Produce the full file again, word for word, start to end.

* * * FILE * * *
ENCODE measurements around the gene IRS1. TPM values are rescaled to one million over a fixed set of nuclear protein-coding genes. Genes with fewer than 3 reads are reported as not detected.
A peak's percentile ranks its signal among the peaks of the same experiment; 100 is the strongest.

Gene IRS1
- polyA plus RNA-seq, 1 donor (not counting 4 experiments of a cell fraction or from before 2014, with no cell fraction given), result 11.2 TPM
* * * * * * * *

ENCODE measurements around the gene IRS1. TPM values are rescaled to one million over a fixed set of nuclear protein-coding genes. Genes with fewer than 3 reads are reported as not detected.
A peak's percentile ranks its signal among the peaks of the same experiment; 100 is the strongest.

Gene IRS1
- polyA plus RNA-seq, 1 donor (not counting 4 experiments of a cell fraction or from before 2014, with no cell fraction given), result 11.2 TPM